Back-driving digital IC gates

Discussion in 'The Projects Forum' started by Agent24, Sep 20, 2012.

  1. Agent24

    Thread Starter Member

    Jun 14, 2010
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    What solutions exist for solving the problem of when an IC's output will be back-driven from another IC's output when both are driving the same input of a 3rd IC?


    For example: I have a counter, and I want to drive the clock pin either with an oscillator, or manually with the output from a button.

    I can use an AND gate or 4066 switch etc to disable the input from the oscillator but then I have the output of that IC connected to the output of my IC handling the buttons, both connected to the clock pin.

    So, when I hit the button and this sends a pulse, that current will be sent into the output of the gate used for switching the oscillator signal, and vice versa, when the clock is enabled and running, and the button is not being used.


    As I can see it, there are several options. First is an OR gate. I think this is the logical way, problem is, an extra gate.

    Second idea I came up with was using two diodes, but I wonder if the voltage drop may be an issue.

    Third (which I saw in a book) hinted at the possibility of using high value (eg: 10k+) resistors in series with the outputs to limit current, but the information was not well detailed, and I do not know if it would be OK in all cases.


    Does anyone use this concept in their own designs? Are resistors suitable? Would diodes work?

    Are there any other options?
     
  2. panic mode

    Senior Member

    Oct 10, 2011
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    what you look for is called MUX (short for multiplexer). it is equivalent of selector switch (SPDT)
     
  3. Agent24

    Thread Starter Member

    Jun 14, 2010
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    I found one book (Digital Electronics Demystified by Myke Predko) that mentions the idea of using a resistor:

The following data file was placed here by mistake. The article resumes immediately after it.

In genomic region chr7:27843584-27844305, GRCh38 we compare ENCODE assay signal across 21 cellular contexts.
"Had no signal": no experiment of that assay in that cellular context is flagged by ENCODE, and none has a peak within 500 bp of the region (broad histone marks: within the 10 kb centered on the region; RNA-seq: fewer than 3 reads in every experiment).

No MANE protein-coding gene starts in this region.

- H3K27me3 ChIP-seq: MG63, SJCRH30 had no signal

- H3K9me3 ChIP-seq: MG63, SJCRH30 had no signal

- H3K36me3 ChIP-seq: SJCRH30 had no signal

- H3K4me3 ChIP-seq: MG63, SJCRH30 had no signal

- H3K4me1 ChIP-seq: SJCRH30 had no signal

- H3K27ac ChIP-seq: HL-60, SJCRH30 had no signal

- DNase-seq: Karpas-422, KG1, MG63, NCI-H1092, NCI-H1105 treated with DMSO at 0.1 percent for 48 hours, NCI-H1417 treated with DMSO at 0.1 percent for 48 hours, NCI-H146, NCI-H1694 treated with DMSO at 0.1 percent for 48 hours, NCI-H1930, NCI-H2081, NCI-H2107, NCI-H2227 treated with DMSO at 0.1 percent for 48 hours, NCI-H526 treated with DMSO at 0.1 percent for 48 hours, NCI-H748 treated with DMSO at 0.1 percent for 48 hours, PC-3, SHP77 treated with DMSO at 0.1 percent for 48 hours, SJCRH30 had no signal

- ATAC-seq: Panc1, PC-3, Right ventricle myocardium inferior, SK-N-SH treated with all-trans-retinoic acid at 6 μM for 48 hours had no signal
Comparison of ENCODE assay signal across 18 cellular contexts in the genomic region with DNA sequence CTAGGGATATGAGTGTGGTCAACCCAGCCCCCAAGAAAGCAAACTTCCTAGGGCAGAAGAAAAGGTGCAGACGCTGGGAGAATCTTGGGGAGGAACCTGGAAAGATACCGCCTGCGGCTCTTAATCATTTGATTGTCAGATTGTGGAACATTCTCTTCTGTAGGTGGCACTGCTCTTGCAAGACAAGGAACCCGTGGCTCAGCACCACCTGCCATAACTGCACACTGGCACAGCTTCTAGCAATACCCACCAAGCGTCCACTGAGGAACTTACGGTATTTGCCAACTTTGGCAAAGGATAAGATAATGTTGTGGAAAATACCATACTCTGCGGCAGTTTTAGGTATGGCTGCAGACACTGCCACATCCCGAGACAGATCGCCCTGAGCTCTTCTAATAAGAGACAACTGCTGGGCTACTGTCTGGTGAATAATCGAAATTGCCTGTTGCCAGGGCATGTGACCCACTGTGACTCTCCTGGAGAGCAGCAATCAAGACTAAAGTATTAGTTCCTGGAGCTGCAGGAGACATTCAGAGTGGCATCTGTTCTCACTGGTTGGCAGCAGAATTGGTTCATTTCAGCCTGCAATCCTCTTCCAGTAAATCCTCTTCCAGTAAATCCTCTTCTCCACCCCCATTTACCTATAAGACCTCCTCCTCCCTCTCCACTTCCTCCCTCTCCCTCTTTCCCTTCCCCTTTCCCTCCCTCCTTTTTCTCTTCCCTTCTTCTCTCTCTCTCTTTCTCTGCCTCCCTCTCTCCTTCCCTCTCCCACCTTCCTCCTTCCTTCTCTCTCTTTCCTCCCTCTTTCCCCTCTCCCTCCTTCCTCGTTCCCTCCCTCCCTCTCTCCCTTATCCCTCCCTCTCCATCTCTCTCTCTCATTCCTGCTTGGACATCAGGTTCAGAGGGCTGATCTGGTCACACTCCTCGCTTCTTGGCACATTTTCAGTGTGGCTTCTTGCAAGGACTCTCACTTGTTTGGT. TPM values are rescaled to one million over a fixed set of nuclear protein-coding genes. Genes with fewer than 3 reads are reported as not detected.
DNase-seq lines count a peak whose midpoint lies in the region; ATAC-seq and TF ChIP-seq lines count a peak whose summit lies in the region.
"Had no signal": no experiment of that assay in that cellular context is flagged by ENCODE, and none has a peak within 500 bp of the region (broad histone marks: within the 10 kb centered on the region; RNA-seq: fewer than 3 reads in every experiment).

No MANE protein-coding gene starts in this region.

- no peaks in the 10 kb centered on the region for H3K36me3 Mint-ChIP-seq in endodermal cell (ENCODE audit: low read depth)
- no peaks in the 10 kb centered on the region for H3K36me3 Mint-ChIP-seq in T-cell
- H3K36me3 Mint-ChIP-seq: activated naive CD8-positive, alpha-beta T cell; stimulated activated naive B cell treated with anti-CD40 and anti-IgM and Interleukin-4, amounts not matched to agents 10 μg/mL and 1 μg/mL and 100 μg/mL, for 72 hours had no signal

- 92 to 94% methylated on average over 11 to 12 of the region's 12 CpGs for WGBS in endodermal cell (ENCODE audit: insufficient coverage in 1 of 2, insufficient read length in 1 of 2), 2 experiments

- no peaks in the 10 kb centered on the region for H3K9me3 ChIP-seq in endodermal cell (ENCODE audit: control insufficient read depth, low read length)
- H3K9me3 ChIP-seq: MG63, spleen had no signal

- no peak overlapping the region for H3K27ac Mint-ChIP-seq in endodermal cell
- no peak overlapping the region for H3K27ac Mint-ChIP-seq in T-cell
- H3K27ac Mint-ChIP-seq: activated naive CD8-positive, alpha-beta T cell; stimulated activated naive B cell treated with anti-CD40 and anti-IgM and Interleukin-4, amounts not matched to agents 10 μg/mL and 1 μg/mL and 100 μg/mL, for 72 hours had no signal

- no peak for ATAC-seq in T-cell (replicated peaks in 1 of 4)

[​IMG]

    The book states:

    But there is no solid evidence that this solution would be suitable in other scenarios, such as mine.
     
  4. MrChips

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    Oct 2, 2009
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    I have never heard of the expression "back-driving" before.
    I have to assume that you are attempting to perform some logic function, either an AND or OR logic function.
    Use a logic gate to do this.
     
  5. ErnieM

    AAC Fanatic!

    Apr 24, 2011
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    Here "backdriving" means driving a voltage into the output of a device. Generally that's a very bad thing so you need to handle it in some special manor.

    Consider the above Fig 7.4: without the switch the inverters form a flip flop: assume any state on either input and you will see that is a stable pattern. The trick is to be able to change this, so by adding the 10K resistor the output is protected when we use a switch to force a 1 or a 0 on the right side input.

    Now back to the original question of the counter clocked off either an oscillator or a button: just how to do that depends on what is desired. How fast is the oscillator? Does using the button stop the oscillator from working or just add some extra pulses?

    Ultimately, does pressing the button advance the count on the press or the release?

    A simple resistor such as described in the fig will not work... the button locks the output to either high or low so the osc will not clock the circuit.

    Note this debounce circuit is a possible candidate to correct the button as a counter *will* count every bounce and glitch on it's clock line.

    Now if the oscillator is slow (once a sec or less) you may be able to combine the osc output and the debounced button with an exclusive or gate. Such a gate will make the clock line clock (go both hi and low) when the button is pressed & released no matter if the oscillator signal is hi or low at the time.
     
  6. MrChips

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    The circuit shown in Fig. 7-4 is a flip-flop used as a switch debouncer.
    There is nothing wrong with doing this without the resistor.

    When the switch is either GND or Vcc, opposing the output of the gate, the flip-flop will switch instantaneously (within two propagation delays, under 10ns) and presents no harm to the output gate.
     
  7. Agent24

    Thread Starter Member

    Jun 14, 2010
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    OK here's a quick example I worked up to show what I am thinking of.

    There would of course be other circuitry to allow only the clock or the button to be active at any time, not both.

    Assume the button is debounced already.

    [​IMG]